Majority of disability benefit claimants being left with not enough to live on, campaigners warn

Employment and Support Allowance survey suggesting 60 percent of recipients struggling even before cuts branded 'damning indictment of Government' by Labour

Jon Vale
Thursday 18 January 2018 01:17
Campaigners warned that claimants were struggling to stay healthy, pay bills or afford to eat
Campaigners warned that claimants were struggling to stay healthy, pay bills or afford to eat

Some 60 percent of people claiming the main long-term sickness benefit believe the amount of money they get is not enough to live on, according to a major new survey.

Labour called the findings from Employment and Support Allowance (ESA) claimants “a damning indictment of the Government's treatment of sick and disabled people”.

Campaigners warned that claimants were struggling to stay healthy, pay bills or afford to eat even before further cuts to ESA came into effect last year.

The Department for Work and Pensions said it did not recognise the findings and its own research showed 83% of people were satisfied with the benefit.

The online survey was carried out by the Disability Benefits Consortium, a national coalition of more than 80 different charities and other organisations.

Analysis of the results shows 60% of 1,755 respondents said the amount of ESA they receive is not enough to live on.

When asked about the consequences of this, 62% said they struggled to stay healthy, 49% said they could not pay bills, 36% could not afford taxis to medical appointments, and 32% said they could not afford to eat.

“This is a damning indictment of the Government's treatment of sick and disabled people,” said Debbie Abrahams, the shadow work and pensions secretary.

“It is shocking that people on ESA are struggling to afford the basics and having to make a choice between heating or eating.

“If this Government is committed to a fairer society, they should stop trying to rebuild the economy off the backs of poor, sick and disabled people.”

ESA is the main long-term sickness benefit, paying 2.4 million people a minimum of £73.10 a week.

Last April, ministers introduced a £30-a-week cut for new claimants in the so-called ESA Wrag group - those who had been found not fit for work, but who may be in the future.

Kevin Stannard, 62, from Colchester, was made redundant from a blind-fitting firm he worked for for 40 years in 2010 after his Parkinson's symptoms stopped him working.

He and his wife Amanda said they faced a “horrendous” four years in the ESA Wrag group before being moved into the support group in 2016.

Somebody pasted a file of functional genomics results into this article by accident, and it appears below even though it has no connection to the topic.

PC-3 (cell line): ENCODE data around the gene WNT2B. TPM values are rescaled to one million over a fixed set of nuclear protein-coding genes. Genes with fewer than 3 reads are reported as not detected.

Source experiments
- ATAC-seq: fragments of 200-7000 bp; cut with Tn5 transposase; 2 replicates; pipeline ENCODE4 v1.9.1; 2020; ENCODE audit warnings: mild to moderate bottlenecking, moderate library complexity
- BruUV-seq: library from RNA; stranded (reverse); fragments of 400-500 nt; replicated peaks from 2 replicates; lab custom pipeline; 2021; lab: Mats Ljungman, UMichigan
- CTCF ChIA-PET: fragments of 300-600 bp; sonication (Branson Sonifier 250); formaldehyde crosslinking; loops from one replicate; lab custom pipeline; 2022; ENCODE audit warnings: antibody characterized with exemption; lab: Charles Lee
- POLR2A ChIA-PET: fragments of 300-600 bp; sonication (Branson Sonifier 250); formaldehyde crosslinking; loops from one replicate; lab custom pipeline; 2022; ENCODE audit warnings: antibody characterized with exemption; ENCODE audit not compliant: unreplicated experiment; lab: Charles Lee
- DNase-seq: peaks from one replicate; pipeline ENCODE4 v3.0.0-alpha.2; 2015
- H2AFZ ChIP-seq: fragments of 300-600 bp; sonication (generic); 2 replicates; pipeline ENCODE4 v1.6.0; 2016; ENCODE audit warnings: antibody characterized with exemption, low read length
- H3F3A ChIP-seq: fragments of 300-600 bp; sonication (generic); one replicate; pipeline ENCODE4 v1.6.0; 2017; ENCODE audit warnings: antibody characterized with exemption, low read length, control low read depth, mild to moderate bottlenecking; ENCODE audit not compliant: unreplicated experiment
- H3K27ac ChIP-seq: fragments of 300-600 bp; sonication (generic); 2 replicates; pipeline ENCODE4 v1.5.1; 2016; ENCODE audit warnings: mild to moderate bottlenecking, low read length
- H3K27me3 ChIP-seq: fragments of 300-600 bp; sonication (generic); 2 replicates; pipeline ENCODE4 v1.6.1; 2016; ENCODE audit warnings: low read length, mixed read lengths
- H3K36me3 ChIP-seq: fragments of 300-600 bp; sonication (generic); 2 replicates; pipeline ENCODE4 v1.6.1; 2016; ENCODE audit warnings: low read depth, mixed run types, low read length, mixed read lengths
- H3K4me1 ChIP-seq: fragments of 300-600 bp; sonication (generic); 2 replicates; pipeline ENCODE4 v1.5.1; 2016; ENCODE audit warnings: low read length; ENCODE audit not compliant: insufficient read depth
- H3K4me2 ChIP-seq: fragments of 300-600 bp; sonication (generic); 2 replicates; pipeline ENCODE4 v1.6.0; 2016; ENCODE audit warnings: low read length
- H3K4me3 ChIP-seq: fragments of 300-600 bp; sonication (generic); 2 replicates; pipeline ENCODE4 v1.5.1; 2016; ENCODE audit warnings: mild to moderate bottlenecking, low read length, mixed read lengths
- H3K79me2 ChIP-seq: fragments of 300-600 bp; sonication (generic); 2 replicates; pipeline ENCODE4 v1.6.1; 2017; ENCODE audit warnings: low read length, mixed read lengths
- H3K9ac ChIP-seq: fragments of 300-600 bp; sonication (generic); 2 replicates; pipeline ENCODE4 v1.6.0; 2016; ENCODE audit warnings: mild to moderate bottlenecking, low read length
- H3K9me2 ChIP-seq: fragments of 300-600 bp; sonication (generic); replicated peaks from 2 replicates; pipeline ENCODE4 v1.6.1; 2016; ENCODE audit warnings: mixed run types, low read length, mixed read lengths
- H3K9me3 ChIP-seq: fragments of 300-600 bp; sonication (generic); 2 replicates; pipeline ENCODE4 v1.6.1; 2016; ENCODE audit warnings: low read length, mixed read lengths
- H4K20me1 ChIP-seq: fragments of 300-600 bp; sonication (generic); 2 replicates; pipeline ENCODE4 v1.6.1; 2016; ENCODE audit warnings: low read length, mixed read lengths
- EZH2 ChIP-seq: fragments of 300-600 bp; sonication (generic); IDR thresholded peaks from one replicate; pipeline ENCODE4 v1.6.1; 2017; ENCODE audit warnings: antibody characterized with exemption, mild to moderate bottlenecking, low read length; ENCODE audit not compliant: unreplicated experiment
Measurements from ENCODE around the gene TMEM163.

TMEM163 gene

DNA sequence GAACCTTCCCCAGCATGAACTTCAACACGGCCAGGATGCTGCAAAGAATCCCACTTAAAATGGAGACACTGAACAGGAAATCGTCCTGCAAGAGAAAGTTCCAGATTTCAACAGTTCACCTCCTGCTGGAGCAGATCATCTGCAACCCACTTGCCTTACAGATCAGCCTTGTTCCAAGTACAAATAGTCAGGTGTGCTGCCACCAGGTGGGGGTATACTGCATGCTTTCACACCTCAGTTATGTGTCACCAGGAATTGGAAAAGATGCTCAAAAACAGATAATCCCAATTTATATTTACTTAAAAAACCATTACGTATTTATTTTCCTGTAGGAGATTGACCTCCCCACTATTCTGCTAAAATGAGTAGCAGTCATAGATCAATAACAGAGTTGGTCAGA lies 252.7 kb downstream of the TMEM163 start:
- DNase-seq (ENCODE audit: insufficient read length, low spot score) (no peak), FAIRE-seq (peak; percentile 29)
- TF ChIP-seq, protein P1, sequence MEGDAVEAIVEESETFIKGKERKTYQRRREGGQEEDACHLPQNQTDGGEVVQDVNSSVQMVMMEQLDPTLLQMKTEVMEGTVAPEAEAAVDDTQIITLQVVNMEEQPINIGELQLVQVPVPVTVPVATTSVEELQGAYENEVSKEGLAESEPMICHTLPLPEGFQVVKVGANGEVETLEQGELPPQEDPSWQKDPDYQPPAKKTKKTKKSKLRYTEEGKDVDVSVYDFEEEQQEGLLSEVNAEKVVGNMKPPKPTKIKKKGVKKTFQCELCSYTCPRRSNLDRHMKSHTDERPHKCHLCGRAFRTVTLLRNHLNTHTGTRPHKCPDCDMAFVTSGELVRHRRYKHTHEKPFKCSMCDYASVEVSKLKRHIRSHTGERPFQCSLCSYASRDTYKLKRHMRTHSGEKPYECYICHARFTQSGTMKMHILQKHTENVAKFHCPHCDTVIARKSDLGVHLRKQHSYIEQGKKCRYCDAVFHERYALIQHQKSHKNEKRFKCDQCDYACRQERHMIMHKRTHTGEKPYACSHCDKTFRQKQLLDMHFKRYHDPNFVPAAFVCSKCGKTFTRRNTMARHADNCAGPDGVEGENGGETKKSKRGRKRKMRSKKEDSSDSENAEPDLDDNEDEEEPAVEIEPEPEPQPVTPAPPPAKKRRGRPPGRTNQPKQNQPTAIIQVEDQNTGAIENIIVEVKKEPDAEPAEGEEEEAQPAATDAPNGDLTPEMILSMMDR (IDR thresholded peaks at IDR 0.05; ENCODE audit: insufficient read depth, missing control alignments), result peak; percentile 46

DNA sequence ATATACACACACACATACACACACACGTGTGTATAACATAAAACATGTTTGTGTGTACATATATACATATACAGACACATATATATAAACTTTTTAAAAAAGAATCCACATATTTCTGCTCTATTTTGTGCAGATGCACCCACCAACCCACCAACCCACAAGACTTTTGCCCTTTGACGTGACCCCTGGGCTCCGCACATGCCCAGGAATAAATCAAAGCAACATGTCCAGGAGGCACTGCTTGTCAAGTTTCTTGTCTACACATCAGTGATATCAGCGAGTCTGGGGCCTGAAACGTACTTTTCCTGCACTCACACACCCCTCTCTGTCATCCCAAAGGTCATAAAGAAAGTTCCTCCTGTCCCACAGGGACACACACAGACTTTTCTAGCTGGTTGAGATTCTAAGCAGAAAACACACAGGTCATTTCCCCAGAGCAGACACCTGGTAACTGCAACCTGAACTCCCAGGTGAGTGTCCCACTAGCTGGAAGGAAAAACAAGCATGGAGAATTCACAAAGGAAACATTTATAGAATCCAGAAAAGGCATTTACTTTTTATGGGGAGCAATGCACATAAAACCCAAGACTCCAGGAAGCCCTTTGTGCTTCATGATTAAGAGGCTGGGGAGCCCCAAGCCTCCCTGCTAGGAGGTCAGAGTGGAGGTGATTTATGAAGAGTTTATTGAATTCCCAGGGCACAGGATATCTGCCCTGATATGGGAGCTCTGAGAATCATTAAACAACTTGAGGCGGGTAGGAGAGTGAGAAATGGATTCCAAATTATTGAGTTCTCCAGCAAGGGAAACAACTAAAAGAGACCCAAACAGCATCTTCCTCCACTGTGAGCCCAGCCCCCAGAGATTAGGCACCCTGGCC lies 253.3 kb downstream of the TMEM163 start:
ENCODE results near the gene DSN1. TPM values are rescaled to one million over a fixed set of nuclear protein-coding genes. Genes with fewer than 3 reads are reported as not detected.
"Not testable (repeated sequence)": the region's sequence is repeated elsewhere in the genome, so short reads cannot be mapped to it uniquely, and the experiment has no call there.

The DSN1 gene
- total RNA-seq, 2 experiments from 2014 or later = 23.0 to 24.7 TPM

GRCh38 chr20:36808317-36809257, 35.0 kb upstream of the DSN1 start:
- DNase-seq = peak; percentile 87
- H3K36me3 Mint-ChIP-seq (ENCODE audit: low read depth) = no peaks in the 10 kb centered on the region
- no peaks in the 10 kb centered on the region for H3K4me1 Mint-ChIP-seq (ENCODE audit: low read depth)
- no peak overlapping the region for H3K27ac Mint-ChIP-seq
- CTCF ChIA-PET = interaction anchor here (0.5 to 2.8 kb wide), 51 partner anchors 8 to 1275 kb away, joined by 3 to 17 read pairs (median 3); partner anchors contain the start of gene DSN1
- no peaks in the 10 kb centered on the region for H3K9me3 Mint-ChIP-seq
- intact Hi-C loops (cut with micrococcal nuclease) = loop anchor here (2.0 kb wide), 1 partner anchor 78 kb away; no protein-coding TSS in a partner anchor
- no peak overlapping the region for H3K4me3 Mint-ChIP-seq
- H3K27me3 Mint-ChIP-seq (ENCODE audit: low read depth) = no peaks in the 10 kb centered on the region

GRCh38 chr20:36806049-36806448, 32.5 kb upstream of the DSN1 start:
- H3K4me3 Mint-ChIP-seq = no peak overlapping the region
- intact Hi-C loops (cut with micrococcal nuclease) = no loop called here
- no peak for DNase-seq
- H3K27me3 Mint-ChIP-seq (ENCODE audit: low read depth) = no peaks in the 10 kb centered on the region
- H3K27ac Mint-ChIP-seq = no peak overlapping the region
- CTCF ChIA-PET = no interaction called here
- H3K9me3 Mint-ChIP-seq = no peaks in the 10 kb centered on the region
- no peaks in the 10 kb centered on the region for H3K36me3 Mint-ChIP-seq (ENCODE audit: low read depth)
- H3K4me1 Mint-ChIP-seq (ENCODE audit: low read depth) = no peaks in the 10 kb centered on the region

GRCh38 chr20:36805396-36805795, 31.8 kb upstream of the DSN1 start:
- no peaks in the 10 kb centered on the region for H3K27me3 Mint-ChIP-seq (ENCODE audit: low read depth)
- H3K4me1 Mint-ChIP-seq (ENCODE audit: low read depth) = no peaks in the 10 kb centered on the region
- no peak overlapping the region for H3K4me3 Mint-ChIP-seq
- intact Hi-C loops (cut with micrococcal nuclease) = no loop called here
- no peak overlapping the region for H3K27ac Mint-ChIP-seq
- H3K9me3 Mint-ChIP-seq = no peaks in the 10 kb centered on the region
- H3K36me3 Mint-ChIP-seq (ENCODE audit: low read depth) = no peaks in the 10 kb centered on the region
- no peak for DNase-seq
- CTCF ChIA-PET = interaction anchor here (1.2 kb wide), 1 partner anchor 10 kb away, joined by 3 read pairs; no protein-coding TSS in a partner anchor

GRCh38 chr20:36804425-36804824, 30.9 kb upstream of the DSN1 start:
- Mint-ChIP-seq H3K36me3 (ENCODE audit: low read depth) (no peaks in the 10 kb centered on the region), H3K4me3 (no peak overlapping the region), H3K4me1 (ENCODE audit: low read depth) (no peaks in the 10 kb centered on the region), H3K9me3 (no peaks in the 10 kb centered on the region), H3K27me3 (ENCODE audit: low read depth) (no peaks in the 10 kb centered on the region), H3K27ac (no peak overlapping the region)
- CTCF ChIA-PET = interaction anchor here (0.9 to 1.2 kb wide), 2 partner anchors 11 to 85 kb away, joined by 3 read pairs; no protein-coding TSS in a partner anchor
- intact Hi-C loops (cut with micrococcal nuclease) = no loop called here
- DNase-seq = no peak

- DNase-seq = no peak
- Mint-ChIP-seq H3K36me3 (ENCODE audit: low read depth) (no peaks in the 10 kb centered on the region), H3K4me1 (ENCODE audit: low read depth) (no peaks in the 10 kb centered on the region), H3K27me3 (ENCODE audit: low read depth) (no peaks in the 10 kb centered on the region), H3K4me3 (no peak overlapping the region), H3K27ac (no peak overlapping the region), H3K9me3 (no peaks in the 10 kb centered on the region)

“We couldn't afford to pay bills or buy food, so we were forced to live off credit cards the whole time and we're still paying them off now,” Mrs Stannard said.

“It got to the point that we were going to lose the roof over our heads as we couldn't pay the rent. Luckily our local councillor stepped in to help us at that point.

“The whole process of ESA is so confusing. I took it on because it was too difficult for Kevin to deal with alongside his Parkinson's.

“But the stress of it all led to me having a stroke, which means I've also had to give up work, and I noticed a decline in Kevin's health too.

“We were never informed of any changes to the support that Kevin would receive so it came as a complete shock and, despite in the end the Department for Work and Pensions agreeing that we were right, we are still living with the consequences of that awful time.”

Four in five claimants told the DBC survey their “fit for work” tests made their health worse due to stress and anxiety, while 62% thought their assessor did not understand their condition.

Around two-thirds of 3,530 respondents said their experience of the disability benefits system was “bad” or “very bad”.

The consortium is due to meet Disabilities Minister Sarah Newton to raise these issues this week.

They will also urge the Government not to scrap the support group and accept that some people will never be able to return to work.

“It is unacceptable that under ESA people are living with the stress of not knowing if they can afford to stay healthy, eat or pay bills,” said Phil Reynolds, a DBC co-chairman and senior policy and campaigns adviser at Parkinson's UK.

“Even more worryingly, these results are from people on the previous rate of ESA. Due to cuts, new applicants from April 2017 will receive a third less money, which will inevitably make it even more difficult to make ends meet.

“This paints a dire picture for disabled people who will also be at risk from the roll-out of Universal Credit in 2018.”

A DWP spokesman said: “We do not recognise these figures.

“The latest official research shows that 83% of ESA claimants are satisfied with their overall experience.”


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